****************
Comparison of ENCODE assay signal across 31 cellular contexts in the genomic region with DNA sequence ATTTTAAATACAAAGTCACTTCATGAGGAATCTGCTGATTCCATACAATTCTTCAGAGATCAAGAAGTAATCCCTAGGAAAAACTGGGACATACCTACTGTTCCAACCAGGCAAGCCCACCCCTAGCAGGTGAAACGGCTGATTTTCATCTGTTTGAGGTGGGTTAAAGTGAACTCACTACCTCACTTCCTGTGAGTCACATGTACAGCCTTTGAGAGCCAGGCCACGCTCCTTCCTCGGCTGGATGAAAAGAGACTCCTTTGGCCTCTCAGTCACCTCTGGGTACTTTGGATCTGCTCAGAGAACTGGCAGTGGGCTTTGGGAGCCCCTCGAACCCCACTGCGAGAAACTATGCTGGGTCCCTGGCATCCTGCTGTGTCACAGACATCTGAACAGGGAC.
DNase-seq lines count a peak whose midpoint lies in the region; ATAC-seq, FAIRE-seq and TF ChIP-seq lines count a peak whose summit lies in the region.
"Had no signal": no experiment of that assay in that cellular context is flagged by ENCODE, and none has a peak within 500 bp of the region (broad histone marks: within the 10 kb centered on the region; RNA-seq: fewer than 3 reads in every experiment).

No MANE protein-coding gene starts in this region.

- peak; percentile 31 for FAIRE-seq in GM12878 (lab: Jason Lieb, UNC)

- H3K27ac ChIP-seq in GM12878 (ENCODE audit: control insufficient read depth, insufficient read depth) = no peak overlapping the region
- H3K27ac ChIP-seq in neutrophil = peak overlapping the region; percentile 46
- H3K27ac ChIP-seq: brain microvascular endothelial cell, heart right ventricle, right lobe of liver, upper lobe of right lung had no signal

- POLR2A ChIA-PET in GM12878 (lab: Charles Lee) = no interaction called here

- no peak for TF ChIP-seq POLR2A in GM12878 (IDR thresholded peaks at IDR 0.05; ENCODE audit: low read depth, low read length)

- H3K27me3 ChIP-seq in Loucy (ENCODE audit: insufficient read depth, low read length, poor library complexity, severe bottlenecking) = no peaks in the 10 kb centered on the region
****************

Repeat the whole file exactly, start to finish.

Comparison of ENCODE assay signal across 31 cellular contexts in the genomic region with DNA sequence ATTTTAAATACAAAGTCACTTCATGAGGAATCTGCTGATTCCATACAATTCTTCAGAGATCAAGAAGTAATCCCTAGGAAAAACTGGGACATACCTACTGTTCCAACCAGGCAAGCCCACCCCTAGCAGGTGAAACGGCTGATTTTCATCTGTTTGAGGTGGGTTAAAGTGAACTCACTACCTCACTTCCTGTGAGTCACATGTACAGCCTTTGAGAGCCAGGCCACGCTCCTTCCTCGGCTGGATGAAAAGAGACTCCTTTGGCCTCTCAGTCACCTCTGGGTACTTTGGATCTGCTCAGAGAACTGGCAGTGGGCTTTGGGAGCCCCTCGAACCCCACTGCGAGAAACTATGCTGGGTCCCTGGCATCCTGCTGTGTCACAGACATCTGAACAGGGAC.
DNase-seq lines count a peak whose midpoint lies in the region; ATAC-seq, FAIRE-seq and TF ChIP-seq lines count a peak whose summit lies in the region.
"Had no signal": no experiment of that assay in that cellular context is flagged by ENCODE, and none has a peak within 500 bp of the region (broad histone marks: within the 10 kb centered on the region; RNA-seq: fewer than 3 reads in every experiment).

No MANE protein-coding gene starts in this region.

- peak; percentile 31 for FAIRE-seq in GM12878 (lab: Jason Lieb, UNC)

- H3K27ac ChIP-seq in GM12878 (ENCODE audit: control insufficient read depth, insufficient read depth) = no peak overlapping the region
- H3K27ac ChIP-seq in neutrophil = peak overlapping the region; percentile 46
- H3K27ac ChIP-seq: brain microvascular endothelial cell, heart right ventricle, right lobe of liver, upper lobe of right lung had no signal

- POLR2A ChIA-PET in GM12878 (lab: Charles Lee) = no interaction called here

- no peak for TF ChIP-seq POLR2A in GM12878 (IDR thresholded peaks at IDR 0.05; ENCODE audit: low read depth, low read length)

- H3K27me3 ChIP-seq in Loucy (ENCODE audit: insufficient read depth, low read length, poor library complexity, severe bottlenecking) = no peaks in the 10 kb centered on the region